I reflected this morning–my first at home in a while–that being far away working really hard is almost worth the fatigue and distance for the incredible fertility of the drives there and back– idea-fertility I mean (cf. operas, and I planned a whole textual art/crossword puzzle project on my way home last night!). I thought, “it’s odd I’d use ‘fertile’ in this context,” then thought about the agricultural use, the reproductive-system use, and then: what even is “fert”? I wondered if it was related to fer/pher which I think of as “carry” or “bring.” And I have answers to that that will curl your hair, but first: I also thought about “-ile” as a suffix. Unrelatedly,* “île” is “island” in French, so here’s what I needed to do about that before I could move on.
I started in 1934 Webster’s International, as I do. Only kind of helpful, because it connects me to ferre as in “bear,” but also “produce,” and I don’t know whether this connects to the fer/pher of “Lucifer” (bringer of light) and “pheromone” (carrier of mones).
Ok but then I’m in the neighwordhood, so I look at “ferry” which I’ve always assumed to be connected to fer as in Lucifer. Bring, right? Right across the whatever. Ferry it across, carry it across. Surely.
BUT IT’S NOT! It’s connected to some other thing, this “fare” business (which…farewell, cab fare, yep, all that). Not even Latin or Greek–it’s Old Norse, Anglo-Saxon, that realm. So now I just don’t know what is even true in the universe anymore. But “fertile” pointed me to “bear,” so I carry myself there.
There are 5,000 definitions as you might imagine** but let’s just look at the etymology it offers, because this is IT…this gives us the “akin to” list which is pretty bananas. And this tells me that 1934 is not going to cut it today, because I need to hear about whether the “fer” connected to “ferry” and the “fer” connected to “fertile” connected to “bear” point back to the same place. For that, I love the online etymology dictionary. Note: this dictionary likes to contextualize roots in an example; here, it uses “infer.” I bolded the important parts in case you are in a hurry here. PIE: Proto-Indo-European.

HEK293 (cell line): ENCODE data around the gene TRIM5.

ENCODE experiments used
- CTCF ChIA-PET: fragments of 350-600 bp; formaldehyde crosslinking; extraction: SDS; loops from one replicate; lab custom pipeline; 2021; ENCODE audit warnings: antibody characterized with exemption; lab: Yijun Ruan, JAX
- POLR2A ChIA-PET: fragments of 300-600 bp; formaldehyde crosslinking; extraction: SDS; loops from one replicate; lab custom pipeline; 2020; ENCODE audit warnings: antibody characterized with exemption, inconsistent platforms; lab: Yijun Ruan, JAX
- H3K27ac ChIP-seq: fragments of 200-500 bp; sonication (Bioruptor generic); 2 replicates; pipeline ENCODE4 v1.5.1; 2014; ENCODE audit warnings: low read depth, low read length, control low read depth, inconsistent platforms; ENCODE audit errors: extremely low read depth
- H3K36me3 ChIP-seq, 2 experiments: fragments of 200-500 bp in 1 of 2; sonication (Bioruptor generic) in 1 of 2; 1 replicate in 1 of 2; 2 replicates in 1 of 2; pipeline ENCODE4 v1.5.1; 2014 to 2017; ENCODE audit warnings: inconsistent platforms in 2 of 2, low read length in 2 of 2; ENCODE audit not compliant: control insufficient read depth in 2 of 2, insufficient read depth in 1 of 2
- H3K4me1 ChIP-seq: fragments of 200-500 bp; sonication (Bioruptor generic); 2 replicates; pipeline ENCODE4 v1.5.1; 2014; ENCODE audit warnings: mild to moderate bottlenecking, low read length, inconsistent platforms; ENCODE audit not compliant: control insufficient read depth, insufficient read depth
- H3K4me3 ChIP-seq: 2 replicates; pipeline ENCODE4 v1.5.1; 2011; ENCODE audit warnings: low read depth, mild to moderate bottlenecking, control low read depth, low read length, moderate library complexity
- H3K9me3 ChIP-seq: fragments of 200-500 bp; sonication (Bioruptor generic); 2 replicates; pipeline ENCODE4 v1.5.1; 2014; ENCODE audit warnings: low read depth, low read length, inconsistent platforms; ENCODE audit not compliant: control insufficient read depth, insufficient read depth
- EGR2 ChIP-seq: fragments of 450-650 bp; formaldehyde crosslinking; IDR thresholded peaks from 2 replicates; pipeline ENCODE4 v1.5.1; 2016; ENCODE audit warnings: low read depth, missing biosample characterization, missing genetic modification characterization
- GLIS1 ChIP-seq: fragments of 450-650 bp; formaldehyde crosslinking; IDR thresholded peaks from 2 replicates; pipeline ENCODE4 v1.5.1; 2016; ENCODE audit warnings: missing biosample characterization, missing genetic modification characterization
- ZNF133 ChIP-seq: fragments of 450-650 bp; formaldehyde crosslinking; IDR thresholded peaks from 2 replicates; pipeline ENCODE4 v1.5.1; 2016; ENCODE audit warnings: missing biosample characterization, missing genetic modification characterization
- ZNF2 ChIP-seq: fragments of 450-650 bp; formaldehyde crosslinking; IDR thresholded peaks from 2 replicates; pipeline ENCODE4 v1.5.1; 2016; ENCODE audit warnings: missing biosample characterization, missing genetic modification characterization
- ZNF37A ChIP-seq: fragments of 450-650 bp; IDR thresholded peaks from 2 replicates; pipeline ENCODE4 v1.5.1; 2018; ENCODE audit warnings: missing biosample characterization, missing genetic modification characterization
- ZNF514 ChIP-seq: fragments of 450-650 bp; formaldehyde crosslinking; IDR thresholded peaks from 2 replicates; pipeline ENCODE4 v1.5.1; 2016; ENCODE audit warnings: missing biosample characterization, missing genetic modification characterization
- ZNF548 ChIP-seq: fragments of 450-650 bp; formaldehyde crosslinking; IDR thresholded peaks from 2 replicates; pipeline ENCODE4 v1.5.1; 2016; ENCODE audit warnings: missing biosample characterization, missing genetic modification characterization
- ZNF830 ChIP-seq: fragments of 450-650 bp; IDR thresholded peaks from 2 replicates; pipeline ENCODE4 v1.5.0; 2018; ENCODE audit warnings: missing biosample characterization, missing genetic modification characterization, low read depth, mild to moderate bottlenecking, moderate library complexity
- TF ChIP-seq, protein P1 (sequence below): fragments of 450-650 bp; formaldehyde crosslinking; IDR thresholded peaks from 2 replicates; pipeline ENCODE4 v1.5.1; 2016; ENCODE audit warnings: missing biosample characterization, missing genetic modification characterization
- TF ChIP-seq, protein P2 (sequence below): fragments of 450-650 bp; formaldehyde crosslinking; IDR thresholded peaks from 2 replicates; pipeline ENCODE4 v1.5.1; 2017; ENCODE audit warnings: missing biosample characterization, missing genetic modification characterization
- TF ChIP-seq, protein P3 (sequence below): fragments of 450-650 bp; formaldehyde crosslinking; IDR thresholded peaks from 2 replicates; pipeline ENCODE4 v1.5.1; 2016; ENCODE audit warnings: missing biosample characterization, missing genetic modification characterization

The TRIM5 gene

infer (v.) 1520s, from Latin inferre “bring into, carry in; deduce, infer, conclude, draw an inference; bring against,” from in- “in” (see in- (2)) + ferre “carry, bear,” from PIE *bher-(1) “to bear, to carry, to take” (cognates: Sanskrit bharati “carries;” Avestan baraiti “carries;” Old Persian barantiy “they carry;” Armenian berem “I carry;” Greek pherein“to carry;” Old Irish beru/berim “I catch, I bring forth;” Gothic bairan “to carry;” Old English and Old High German beran, Old Norse bera “barrow;” Old Church Slavonicbirati “to take;” Russian brat’ “to take,” bremya “a burden”). Sense of “draw a conclusion” is first attested 1520s.
ferry (v.) Old English ferian “to carry, convey, bring, transport” (in late Old English, especially over water), from Proto-Germanic *farjan “to ferry” (cognates: Old Frisian feria“carry, transport,” Old Norse ferja “to pass over, to ferry,” Gothic farjan “travel by boat”), from PIE root *per- (2) “to lead, pass over” (see port (n.1)). Related to fare (v.). Related: Ferried; ferries; ferrying.
“Fer” (-ry) and (luci-) “fer” mean the same thing and come from totally different roots! I fell out of my chair. It’s like Interstellar around here today.
So there you have it: Bearing, carrying, fruiting, ferrying. Farewell, ye bearers of newly curly hair!
*Truly, unrelatedly. “-ile” as an ending denotes “ability” and is from Latin –ilis; “île” as in “island” comes from Latin insula.
** “Bear” the animal gets its own separate entry, as it come from Proto-Germanic “brown.” Sucks to be you, other colored bears!
Ok and just PS, have you read Angela Carter’s Book of Fairy Tales? I’d say do it today. They are beautiful, strange, and violent, and the women are MIGHTY.